Ann Nesby - The Lula Lee Project (2009)

Ann Nesby
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She may have just come to the attention of the younger generation thanks to her Fighting Temptations role and the Amercian Idol connection (via her contestant granddaughter Paris Bennett), but those truly up on the game know that Ann Nesby has been dropping  inspirational and certified soul hits for over a decade. First rising to national prominence as the lead vocalist of contemporary gospel's Sounds of Blackness, the Grammy-Award-winning singer and songwriter (who's penned tunes for Patti Labelle and Gladys Knight) is one of the few blessed with a vocal versatility that effortlessly suits both sanctified and secular styles of R&B, which is what makes The Lula Lee Project such an engaging listen.

She may have just come to the attention of the younger generation thanks to her Fighting Temptations role and the Amercian Idol connection (via her contestant granddaughter Paris Bennett), but those truly up on the game know that Ann Nesby has been dropping  inspirational and certified soul hits for over a decade. First rising to national prominence as the lead vocalist of contemporary gospel's Sounds of Blackness, the Grammy-Award-winning singer and songwriter (who's penned tunes for Patti Labelle and Gladys Knight) is one of the few blessed with a vocal versatility that effortlessly suits both sanctified and secular styles of R&B, which is what makes The Lula Lee Project such an engaging listen.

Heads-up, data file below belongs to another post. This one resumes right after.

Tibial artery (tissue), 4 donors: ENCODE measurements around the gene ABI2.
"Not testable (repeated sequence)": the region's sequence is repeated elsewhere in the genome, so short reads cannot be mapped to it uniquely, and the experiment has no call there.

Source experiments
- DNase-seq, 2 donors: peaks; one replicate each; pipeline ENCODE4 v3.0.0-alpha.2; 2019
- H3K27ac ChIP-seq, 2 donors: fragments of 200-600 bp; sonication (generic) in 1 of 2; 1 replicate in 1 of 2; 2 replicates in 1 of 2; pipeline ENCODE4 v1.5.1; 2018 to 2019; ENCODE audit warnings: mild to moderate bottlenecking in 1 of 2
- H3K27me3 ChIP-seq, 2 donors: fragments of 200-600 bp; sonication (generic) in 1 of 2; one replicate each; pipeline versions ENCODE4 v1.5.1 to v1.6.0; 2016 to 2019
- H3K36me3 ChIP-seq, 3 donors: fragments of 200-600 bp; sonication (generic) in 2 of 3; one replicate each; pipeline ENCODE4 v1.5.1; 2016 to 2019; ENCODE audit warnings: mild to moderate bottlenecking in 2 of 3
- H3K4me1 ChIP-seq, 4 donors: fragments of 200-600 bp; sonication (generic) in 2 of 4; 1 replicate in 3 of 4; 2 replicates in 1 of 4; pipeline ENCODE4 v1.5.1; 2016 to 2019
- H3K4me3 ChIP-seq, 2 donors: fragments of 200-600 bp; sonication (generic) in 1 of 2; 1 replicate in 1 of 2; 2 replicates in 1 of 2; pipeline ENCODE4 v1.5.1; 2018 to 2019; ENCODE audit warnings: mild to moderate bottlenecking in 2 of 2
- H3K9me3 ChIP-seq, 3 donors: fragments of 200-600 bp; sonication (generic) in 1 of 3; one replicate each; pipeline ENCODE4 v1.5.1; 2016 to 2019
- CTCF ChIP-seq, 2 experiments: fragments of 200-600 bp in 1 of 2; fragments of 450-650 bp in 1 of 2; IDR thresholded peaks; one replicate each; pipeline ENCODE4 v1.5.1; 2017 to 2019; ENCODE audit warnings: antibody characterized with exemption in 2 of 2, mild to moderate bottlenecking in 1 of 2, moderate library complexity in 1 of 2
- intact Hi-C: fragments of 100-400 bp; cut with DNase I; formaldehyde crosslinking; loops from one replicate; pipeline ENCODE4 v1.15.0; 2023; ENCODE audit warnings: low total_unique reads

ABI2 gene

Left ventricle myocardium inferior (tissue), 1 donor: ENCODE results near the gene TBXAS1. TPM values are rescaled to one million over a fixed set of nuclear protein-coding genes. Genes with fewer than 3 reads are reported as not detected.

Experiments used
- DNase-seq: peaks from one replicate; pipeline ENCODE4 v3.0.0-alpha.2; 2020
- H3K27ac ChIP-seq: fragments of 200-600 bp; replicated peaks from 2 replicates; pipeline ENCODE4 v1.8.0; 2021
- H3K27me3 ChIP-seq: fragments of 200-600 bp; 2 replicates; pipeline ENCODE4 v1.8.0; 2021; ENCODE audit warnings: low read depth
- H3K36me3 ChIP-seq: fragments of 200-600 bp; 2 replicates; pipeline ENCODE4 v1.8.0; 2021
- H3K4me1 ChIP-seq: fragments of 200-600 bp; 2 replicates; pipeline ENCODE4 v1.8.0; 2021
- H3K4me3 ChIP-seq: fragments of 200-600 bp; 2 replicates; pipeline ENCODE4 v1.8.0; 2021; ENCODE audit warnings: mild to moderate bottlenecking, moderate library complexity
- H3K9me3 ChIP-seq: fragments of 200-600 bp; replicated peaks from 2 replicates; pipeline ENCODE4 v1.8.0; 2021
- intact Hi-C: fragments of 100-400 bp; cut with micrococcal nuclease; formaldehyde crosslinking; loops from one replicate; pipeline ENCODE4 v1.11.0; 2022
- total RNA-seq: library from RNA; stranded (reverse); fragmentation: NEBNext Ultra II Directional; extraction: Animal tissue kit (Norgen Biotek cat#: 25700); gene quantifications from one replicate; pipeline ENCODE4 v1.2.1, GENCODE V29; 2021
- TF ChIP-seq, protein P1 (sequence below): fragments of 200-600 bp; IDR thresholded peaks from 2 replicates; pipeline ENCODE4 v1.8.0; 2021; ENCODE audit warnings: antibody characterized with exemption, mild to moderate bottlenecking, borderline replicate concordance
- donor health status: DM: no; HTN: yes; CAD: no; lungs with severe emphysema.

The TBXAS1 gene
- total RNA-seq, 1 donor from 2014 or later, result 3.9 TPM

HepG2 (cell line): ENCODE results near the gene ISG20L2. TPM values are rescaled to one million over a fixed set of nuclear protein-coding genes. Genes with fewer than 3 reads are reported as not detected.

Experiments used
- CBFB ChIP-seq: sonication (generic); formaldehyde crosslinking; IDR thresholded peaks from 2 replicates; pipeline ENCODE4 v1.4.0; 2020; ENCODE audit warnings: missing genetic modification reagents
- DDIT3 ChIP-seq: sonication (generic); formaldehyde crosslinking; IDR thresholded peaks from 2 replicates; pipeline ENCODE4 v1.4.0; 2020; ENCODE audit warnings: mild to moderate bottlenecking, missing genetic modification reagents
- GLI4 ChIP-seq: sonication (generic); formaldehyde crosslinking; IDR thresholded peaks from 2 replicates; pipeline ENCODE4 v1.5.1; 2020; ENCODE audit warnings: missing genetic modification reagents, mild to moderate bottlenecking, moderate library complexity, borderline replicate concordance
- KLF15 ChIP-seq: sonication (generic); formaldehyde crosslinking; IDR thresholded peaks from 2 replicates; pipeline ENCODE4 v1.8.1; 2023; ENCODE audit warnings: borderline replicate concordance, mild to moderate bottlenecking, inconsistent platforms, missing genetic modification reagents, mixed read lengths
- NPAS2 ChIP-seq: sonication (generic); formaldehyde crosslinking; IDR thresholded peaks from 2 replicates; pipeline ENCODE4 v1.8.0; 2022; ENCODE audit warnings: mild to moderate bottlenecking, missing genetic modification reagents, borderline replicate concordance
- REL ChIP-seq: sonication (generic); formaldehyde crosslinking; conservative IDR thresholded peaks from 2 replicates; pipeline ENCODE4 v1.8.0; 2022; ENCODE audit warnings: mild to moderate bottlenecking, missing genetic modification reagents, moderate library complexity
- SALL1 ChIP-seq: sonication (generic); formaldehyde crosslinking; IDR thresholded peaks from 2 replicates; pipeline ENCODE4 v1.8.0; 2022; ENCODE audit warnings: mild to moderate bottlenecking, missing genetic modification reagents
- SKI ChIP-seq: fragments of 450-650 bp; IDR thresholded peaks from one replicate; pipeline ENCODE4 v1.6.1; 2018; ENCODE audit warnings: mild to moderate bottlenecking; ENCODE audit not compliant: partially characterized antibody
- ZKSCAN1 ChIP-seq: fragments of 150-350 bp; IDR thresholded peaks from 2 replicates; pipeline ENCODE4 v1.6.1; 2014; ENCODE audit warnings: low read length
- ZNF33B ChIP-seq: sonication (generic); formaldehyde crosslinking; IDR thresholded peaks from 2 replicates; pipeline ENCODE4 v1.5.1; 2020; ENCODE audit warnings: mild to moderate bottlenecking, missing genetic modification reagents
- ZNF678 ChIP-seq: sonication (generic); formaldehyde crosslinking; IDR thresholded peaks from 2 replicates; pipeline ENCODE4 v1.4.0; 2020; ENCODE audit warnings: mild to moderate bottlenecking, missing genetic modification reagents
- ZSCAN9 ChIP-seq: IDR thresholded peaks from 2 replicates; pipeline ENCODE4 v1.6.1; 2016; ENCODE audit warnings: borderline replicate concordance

Ms. Nesby, who has pipes for days, refuses to coast on standard gospel alone and kicks it up a notch by blending elements of robust R&B and balm-for-the-soul ballads with her expected testimonials about faith and the Father. The soothing hum that opens the Tonex-written and produced "I Found a Place" soon gives way to a ferociously funky bassline and soaring testimonial about how she rebukes evil by hitting her knees and finding solace in prayer ("I found a place, where the devil can't find me, I found a place where he just can't get in") -- don't be surprised if you find yourself catching the Holy Ghost while dancing the demons away on that cut. "Too Late," another collaboration with Tonex, has a rockier edge and will leave the listener in awe of her lung power as well as exalted by the "move around Satan, God's got me" message it intones.

If you prefer the more traditional sound, never fear: Ms. Nesby brings that too. "Pressure Makes Diamonds" is an uplifting ditty about withstanding the pain to earn the prize, and the tender "Praises (Go Up)" encourages an attitude of gratitude no matter where you are in life.  "Sky Is the Limit," an R&B-flavored mid-tempo, speaks on helping two lost souls with tangible blessings and word from the Lord ("took them to the store, no money left on me, charged it [food] on my card and said, 'call me if you need me' "), and for those struggling with relationships, there's the wrenching "Went Through Hell," about "a broken heart and broken home" and how she found salvation in heaven only through suffering on Earth. She doesn't forget her dance legacy either: "So Much Joy" ends the collection on an irresistibly upbeat note.

Equal parts spirituality, sass and soul, Ann Nesby's latest ...Project showcases all of her strengths and is essential listening for her followers or anyone else ready for some galvinizing, grown-folks music (the inclusion of a bonus track and video doesn't hurt either). Enthusiastically and whole-heartedly recommended.

By Melody Charles

 

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